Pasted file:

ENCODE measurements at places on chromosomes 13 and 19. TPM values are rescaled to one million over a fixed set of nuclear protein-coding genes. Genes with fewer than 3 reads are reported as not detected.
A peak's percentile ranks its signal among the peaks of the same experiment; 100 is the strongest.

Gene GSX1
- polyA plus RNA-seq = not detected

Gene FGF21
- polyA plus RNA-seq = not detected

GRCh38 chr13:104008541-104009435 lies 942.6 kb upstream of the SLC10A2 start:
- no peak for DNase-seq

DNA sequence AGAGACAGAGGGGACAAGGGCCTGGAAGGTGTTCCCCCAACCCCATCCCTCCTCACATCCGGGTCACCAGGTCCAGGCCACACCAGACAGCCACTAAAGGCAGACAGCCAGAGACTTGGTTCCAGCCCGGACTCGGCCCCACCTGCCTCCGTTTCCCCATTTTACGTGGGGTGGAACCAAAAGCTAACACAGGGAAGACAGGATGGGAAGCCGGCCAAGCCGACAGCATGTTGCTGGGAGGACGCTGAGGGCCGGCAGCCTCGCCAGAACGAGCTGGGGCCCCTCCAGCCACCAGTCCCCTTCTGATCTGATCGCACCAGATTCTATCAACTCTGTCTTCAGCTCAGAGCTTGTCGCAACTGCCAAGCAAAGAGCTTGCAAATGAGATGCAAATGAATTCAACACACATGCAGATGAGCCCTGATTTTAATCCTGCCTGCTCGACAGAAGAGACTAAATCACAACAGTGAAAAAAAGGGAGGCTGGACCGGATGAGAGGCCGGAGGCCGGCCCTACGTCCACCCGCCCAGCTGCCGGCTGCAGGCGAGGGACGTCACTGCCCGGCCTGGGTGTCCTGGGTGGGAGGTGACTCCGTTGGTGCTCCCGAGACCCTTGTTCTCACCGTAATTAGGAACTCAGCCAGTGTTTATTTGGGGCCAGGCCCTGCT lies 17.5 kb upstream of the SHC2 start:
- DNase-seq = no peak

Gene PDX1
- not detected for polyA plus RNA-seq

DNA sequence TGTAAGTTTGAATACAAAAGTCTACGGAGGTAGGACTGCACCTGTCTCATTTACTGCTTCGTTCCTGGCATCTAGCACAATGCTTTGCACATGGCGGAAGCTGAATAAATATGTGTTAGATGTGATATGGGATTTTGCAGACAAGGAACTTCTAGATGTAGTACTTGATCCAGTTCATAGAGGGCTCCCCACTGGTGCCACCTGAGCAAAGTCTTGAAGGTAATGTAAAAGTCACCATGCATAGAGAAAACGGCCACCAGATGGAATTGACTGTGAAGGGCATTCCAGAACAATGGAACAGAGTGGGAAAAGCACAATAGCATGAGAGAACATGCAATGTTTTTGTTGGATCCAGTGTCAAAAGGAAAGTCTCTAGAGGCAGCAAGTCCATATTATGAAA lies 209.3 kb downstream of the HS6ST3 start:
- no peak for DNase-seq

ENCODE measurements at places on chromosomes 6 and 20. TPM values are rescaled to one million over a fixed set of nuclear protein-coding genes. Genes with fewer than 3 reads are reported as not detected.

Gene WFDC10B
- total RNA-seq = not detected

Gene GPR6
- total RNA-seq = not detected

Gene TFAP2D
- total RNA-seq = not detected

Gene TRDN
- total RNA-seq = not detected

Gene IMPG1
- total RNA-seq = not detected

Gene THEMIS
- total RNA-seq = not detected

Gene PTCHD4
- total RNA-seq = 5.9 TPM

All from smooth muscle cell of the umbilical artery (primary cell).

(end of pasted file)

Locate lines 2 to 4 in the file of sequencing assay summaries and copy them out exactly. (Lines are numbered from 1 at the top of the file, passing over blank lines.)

A peak's percentile ranks its signal among the peaks of the same experiment; 100 is the strongest.

Gene GSX1
- polyA plus RNA-seq = not detected